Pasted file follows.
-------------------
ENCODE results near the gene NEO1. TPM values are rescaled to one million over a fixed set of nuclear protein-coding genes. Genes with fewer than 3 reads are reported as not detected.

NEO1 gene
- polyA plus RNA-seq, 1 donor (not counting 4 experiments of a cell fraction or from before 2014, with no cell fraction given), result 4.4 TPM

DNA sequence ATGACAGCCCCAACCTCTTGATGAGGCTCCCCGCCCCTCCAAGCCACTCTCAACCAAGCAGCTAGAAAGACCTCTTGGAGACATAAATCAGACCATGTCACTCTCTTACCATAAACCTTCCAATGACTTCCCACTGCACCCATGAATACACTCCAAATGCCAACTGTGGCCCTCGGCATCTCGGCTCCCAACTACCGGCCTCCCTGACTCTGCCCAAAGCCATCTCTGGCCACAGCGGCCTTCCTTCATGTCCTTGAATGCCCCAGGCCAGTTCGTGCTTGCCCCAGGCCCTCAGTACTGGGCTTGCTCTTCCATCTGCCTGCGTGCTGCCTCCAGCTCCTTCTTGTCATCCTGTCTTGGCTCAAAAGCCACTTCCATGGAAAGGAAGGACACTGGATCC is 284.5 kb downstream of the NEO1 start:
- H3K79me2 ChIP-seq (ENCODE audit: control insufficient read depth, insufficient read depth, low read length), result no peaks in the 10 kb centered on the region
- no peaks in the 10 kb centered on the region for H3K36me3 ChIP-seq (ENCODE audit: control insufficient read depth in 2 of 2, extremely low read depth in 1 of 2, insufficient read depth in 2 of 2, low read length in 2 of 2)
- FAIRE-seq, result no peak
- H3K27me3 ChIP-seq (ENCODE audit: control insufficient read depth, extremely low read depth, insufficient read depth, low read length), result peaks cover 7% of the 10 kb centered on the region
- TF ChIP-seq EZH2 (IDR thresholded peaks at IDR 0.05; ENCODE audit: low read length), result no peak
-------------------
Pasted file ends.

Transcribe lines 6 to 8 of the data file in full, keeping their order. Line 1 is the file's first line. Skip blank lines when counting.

- no peaks in the 10 kb centered on the region for H3K36me3 ChIP-seq (ENCODE audit: control insufficient read depth in 2 of 2, extremely low read depth in 1 of 2, insufficient read depth in 2 of 2, low read length in 2 of 2)
- FAIRE-seq, result no peak
- H3K27me3 ChIP-seq (ENCODE audit: control insufficient read depth, extremely low read depth, insufficient read depth, low read length), result peaks cover 7% of the 10 kb centered on the region